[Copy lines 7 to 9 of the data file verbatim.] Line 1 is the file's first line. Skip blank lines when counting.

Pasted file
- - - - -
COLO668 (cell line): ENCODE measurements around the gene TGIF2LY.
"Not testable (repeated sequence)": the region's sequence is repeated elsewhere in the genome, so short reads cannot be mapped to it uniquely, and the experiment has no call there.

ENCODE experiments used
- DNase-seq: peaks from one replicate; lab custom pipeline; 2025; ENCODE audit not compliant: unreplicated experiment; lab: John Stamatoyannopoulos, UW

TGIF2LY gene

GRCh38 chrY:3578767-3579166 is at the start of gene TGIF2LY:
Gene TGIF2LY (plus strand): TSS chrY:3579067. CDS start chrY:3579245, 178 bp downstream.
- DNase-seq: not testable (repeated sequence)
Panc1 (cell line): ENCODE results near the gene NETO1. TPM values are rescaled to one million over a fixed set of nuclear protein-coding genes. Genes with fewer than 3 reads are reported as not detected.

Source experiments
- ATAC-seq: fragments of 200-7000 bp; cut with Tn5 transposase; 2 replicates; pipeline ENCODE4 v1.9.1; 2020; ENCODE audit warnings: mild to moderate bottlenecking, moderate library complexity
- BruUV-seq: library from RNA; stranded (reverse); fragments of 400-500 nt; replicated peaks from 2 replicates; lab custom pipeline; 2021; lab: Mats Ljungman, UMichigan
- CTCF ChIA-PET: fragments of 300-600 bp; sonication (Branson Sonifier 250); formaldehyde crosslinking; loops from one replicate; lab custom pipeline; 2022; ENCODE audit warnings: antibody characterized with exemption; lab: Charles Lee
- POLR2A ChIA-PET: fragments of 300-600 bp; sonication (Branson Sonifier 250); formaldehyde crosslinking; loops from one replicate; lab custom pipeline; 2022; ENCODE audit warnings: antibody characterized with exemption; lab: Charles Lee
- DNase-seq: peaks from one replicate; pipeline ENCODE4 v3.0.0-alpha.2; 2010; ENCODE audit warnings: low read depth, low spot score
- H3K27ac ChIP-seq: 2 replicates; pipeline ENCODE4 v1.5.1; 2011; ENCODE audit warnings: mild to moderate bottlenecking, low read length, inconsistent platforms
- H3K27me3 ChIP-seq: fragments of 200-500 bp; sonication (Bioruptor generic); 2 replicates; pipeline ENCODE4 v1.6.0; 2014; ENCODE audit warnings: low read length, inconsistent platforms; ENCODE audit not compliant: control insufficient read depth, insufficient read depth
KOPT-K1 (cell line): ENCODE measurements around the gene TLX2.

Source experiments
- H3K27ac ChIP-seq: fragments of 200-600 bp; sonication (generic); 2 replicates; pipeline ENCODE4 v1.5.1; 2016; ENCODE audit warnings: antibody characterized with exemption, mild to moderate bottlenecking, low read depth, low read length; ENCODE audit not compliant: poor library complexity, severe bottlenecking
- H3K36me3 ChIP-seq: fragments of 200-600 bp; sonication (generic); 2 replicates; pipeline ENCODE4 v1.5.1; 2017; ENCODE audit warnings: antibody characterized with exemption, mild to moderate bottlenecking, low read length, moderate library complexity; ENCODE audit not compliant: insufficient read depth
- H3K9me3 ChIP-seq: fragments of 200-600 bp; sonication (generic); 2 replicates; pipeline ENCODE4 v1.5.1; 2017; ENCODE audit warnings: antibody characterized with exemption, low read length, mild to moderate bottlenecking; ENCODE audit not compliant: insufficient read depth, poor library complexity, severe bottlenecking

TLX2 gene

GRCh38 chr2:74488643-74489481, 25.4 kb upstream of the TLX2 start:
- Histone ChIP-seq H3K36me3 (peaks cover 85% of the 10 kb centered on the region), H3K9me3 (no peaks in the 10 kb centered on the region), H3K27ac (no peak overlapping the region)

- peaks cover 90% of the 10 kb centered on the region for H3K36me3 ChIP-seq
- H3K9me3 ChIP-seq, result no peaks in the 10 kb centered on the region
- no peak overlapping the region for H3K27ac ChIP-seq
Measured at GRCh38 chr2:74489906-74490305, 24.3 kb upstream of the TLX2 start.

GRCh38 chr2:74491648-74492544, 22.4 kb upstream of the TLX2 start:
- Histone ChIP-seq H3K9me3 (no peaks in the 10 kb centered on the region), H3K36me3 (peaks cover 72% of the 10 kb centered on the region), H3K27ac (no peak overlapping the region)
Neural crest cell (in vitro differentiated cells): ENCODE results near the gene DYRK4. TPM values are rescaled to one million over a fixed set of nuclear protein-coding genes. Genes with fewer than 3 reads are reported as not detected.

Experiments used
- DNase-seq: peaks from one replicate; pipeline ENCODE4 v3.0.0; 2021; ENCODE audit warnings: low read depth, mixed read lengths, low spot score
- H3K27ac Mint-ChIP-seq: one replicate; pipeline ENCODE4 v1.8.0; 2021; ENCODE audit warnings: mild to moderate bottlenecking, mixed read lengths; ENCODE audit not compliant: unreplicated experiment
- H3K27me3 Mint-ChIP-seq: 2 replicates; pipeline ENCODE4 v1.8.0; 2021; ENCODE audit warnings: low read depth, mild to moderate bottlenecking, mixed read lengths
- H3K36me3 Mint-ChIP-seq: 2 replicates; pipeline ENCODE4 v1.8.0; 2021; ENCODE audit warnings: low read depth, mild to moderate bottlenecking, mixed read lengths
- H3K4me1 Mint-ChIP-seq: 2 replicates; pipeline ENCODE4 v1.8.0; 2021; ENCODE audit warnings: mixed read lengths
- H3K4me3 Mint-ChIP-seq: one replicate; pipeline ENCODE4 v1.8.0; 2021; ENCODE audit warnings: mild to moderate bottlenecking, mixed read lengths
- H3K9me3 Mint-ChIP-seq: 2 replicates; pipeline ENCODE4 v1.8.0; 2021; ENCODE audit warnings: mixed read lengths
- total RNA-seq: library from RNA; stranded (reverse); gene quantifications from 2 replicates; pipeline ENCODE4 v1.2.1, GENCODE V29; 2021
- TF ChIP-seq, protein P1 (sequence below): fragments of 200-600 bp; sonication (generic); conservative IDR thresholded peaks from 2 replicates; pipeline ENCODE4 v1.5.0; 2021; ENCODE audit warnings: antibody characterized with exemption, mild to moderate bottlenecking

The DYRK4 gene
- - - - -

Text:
Gene TGIF2LY (plus strand): TSS chrY:3579067. CDS start chrY:3579245, 178 bp downstream.
- DNase-seq: not testable (repeated sequence)
Panc1 (cell line): ENCODE results near the gene NETO1. TPM values are rescaled to one million over a fixed set of nuclear protein-coding genes. Genes with fewer than 3 reads are reported as not detected.